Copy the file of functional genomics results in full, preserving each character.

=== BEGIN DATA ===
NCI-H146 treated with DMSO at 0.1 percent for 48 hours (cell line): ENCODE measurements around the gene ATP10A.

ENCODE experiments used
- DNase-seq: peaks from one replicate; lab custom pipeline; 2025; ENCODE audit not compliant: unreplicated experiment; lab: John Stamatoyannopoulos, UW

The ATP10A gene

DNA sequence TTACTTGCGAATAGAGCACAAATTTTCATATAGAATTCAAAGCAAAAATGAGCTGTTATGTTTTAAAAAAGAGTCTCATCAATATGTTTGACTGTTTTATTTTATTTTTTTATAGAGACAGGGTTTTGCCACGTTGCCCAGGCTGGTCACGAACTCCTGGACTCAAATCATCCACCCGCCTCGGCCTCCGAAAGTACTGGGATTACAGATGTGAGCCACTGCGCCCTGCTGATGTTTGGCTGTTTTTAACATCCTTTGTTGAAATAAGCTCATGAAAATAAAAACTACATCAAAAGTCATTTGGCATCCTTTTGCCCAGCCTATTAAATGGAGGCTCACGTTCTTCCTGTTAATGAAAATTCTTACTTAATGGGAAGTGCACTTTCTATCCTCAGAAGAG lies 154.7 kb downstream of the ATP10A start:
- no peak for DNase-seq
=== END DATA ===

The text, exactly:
NCI-H146 treated with DMSO at 0.1 percent for 48 hours (cell line): ENCODE measurements around the gene ATP10A.

ENCODE experiments used
- DNase-seq: peaks from one replicate; lab custom pipeline; 2025; ENCODE audit not compliant: unreplicated experiment; lab: John Stamatoyannopoulos, UW

The ATP10A gene

DNA sequence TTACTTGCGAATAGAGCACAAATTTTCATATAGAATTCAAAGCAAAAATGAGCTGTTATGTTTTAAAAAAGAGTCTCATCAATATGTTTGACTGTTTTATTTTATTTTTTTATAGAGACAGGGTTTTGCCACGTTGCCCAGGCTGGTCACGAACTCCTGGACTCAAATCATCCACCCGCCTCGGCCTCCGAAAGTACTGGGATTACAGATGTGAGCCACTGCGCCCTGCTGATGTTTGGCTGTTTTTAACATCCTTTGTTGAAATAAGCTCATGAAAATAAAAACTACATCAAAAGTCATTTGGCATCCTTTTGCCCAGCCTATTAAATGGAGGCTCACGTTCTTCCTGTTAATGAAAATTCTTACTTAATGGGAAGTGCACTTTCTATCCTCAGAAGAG lies 154.7 kb downstream of the ATP10A start:
- no peak for DNase-seq